Dr. Matthew Ohland is Professor and Associate Head of Engineering Education at Purdue University. He earned Ph.D. in Civil Engineering from the University of Florida, M.S. degrees in Materials Engineering and Mechanical Engineering from Rensselaer Polytechnic Institute, and a B.S. in Engineering and a B.A. in Religion from Swarthmore College. He Co-Directs the National Effective Teaching Institute (NETI) with Susan Lord and Michael Prince. His research has been funded by over USD 20M, mostly from the United States National Science Foundation. Along with his collaborators, he has been recognized for his work on longitudinal studies of engineering students with the William Elgin Wickenden Award for the best paper published in the Journal of Engineering Education twice previously in 2008 and 2011. He has also been recognized for the best paper in IEEE Transactions on Education in 2011 and 2015, multiple conference Best Paper awards, and the Betty Vetter Award for Research from the Women in Engineering Proactive Network. The CATME Team Tools developed under Dr. Ohland’s leadership and related research have been used by over 1,460,000 students of more than 20,000 faculty at more than 240 institutions in 87 countries, and were recognized with the 2009 Premier Award for Excellence in Engineering Education Courseware and the Maryellen Weimer Scholarly Work on Teaching and Learning Award in 2013. Dr. Ohland received the Chester F. Carlson Award for Innovation in Engineering Education from the American Society for Engineering Education (ASEE) for his leadership of that project. He is a Fellow of ASEE, IEEE, and AAAS. He has received teaching awards at Clemson and Purdue. Dr. Ohland is an ABET Program Evaluator and an Associate Editor of IEEE Transactions on Education. He was the 2002–2006 President of Tau Beta Pi.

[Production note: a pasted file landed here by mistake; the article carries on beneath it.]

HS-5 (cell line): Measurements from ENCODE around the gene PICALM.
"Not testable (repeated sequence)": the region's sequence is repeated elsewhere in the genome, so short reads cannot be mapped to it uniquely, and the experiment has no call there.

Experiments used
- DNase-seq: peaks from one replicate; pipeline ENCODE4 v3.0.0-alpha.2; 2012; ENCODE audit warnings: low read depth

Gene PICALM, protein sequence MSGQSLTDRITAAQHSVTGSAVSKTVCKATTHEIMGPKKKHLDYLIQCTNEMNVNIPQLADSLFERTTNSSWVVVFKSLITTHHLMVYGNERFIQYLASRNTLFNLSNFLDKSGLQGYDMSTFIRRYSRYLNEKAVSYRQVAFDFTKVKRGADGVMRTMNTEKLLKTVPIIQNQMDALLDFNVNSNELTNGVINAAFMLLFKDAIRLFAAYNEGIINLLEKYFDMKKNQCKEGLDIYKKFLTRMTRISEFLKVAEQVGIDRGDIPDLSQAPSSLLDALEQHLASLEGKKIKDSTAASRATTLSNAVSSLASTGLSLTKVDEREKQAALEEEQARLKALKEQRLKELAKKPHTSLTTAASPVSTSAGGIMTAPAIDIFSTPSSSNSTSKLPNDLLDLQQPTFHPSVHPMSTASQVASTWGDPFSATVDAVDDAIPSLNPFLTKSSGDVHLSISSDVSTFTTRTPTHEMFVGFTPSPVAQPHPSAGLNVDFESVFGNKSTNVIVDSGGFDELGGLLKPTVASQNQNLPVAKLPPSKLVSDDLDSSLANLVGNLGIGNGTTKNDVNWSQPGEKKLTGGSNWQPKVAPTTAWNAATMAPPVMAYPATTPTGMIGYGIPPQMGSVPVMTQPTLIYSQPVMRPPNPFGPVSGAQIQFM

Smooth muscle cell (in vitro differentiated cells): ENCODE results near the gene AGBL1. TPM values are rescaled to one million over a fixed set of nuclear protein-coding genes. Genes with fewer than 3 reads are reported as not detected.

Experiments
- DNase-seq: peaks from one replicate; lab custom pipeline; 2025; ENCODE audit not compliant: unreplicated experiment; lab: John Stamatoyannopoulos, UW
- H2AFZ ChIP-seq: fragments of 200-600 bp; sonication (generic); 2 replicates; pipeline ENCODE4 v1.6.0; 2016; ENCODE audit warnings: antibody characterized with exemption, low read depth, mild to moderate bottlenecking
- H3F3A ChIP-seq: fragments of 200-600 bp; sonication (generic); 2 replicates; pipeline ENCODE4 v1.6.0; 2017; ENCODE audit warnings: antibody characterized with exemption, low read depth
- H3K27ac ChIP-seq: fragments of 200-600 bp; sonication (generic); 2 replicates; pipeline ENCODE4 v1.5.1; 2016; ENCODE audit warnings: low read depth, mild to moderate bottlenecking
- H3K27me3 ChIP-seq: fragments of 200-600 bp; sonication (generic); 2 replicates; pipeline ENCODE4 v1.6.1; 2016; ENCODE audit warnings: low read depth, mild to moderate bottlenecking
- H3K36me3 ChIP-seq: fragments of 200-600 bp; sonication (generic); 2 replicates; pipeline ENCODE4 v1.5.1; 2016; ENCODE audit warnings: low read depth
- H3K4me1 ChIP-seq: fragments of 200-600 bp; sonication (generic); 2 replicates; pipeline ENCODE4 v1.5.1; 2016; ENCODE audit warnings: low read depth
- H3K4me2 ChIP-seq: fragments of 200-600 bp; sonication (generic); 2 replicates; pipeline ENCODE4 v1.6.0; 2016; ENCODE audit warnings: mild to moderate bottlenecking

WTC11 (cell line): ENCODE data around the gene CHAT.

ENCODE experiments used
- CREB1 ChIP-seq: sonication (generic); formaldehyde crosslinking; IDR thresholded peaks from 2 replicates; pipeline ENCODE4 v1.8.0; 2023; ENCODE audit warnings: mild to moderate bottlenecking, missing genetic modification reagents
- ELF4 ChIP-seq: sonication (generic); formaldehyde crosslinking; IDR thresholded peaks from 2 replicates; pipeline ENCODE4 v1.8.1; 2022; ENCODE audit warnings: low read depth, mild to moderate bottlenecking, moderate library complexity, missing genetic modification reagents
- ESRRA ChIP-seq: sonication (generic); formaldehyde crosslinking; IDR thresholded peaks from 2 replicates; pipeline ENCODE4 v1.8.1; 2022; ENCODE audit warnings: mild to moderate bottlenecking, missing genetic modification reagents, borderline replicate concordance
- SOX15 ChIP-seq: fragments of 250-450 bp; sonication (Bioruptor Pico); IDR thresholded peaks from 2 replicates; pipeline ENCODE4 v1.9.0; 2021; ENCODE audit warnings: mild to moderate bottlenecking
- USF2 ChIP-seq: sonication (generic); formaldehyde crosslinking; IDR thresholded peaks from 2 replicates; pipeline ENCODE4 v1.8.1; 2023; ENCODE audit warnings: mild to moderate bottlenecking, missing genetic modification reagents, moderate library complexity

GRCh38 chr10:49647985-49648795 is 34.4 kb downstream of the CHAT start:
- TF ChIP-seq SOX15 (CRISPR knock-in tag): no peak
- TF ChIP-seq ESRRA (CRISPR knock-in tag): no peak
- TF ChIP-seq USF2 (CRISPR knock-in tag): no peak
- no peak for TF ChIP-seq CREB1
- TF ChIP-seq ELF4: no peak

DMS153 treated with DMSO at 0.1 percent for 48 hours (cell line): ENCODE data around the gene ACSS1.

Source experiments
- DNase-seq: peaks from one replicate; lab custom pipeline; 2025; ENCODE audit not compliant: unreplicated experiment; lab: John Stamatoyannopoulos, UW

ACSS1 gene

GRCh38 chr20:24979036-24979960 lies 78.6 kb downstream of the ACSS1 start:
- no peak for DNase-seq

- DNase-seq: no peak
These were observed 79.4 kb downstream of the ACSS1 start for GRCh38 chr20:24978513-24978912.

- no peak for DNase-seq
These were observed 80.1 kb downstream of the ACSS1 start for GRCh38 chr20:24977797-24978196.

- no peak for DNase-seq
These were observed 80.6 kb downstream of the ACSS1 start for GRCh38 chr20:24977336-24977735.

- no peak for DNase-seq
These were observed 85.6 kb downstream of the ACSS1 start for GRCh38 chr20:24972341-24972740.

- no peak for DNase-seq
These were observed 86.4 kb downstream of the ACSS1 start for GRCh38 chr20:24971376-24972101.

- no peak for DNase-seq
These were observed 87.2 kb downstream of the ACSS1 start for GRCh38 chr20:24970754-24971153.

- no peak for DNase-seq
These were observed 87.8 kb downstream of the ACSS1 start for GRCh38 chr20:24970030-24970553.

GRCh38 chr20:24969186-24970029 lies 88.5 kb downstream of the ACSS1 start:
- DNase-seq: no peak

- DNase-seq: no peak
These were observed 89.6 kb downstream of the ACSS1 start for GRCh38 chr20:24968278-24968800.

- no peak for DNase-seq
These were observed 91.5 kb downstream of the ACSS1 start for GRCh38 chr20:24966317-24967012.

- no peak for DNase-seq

About the award
This award, sponsored by the Journal of Engineering Education editorial review board, recognizes the author(s) of the best paper published in ASEE’s scholarly research journal during the previous January to October. It is named in honor of the distinguished engineer, educator, philosopher, administrator, and humanitarian who throughout his career devoted himself to the personal and professional development of younger members of the engineering fraternity. His wisdom and leadership so infused the monumental “Report of the Investigation of Engineering Education, 1923–1929” that it has been popularly referred to as the Wickenden Report ever since. His publication, The Second Mile, has helped thousands of young engineers form a sound conception of engineering as a career. Awardees receive a commemorative plaque.